Authorities in Mexico will deploy drones on south-western beaches in Oaxaca to protect against a reported surge in turtle egg poaching of the threatened Olive Ridley turtle, which return to the country's coast each year to lay their eggs in the sand.
The sale of turtle meat and eggs has been banned in Mexico for more than two decades, but the threat of a hefty jail sentence has not been enough to deter poachers. At Ayuta Morro beach, environmental activists estimate that up to 80 percent of the beach's turtle eggs are poached a night after marines guarding the area left following security concerns in other areas of the country. Speaking in Mexico City, prosecutor at Mexico's environmental body Profepa, Guillermo Haro, told media authorities will use drones to curb poaching.
"With two drones that are the property of Profepa to surveil (beaches) Escobilla and Morro Ayuta and the result we hope for is to eradicate forever the illegal extraction of turtle eggs in these two beaches," he said.
Footage filmed earlier this month shows local residents digging at the beach in broad daylight to steal the estimated hundreds of thousands of eggs laid by turtles. Subsistent fisherman in the area can reportedly sell turtle eggs for up to 15 Mexican pesos (57p, 90¢) each. Locals living on the coast have long eaten turtle eggs, with their illegality having driven up prices. Haro added that marine intelligence will be used to stop the eggs reaching the market.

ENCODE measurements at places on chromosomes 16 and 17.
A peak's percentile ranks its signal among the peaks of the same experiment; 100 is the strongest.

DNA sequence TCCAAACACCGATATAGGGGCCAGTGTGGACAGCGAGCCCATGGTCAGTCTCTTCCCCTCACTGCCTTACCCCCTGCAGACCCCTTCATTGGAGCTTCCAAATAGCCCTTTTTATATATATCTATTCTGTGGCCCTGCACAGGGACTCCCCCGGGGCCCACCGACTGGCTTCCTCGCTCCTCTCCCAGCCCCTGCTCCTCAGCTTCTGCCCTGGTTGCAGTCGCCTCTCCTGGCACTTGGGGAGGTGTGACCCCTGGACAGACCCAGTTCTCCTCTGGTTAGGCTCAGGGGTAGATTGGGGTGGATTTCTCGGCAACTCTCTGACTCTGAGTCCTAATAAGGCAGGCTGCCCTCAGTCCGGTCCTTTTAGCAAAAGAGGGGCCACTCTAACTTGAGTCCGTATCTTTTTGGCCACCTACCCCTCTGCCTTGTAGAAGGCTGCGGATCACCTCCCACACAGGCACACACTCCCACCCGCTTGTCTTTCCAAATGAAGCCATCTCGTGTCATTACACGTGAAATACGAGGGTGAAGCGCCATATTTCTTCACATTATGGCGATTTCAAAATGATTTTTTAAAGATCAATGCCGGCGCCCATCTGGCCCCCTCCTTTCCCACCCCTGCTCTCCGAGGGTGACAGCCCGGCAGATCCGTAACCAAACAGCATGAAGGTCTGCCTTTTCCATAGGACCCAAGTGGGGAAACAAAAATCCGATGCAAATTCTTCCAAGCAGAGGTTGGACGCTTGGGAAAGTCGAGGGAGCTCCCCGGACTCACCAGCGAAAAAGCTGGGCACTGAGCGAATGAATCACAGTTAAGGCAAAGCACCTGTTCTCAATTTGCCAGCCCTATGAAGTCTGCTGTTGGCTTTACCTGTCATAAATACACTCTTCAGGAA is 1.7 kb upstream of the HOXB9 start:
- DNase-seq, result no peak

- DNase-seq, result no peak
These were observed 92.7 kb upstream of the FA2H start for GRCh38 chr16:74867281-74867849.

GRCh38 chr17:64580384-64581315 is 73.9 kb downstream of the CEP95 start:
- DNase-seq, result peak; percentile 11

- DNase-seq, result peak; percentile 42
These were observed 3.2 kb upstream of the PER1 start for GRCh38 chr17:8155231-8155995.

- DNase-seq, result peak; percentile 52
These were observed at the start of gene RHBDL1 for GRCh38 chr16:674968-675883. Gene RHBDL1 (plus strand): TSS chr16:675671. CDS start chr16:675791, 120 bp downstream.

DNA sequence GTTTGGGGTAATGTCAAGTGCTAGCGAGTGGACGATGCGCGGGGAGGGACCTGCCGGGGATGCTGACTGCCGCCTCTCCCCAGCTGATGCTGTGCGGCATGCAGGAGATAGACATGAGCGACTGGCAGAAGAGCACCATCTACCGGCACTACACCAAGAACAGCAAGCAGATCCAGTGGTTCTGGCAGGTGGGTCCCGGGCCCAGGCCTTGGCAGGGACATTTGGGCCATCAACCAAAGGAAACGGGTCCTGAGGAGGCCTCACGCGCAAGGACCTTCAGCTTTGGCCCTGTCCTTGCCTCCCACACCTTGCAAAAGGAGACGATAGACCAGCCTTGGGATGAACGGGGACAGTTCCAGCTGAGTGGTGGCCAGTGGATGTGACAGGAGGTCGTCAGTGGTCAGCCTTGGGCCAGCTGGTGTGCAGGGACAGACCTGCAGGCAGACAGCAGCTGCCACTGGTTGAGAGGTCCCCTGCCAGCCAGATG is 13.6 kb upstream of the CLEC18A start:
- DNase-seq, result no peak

"This will be accompanied by intelligence work by marines in the ocean and land to detect what I said previously (turtle egg poaching). Not just the extraction but the commercialisation, distribution, sale and in markets where they're sold," he said.
Humans are the biggest threat to Mexico's turtles, but baby turtles and eggs are also hunted by birds, dogs, crabs and sharks. It is estimated that on average, out of 10,000 that hatch, just 0.02 to 0.2 percent of turtles reach adulthood, environmental experts say.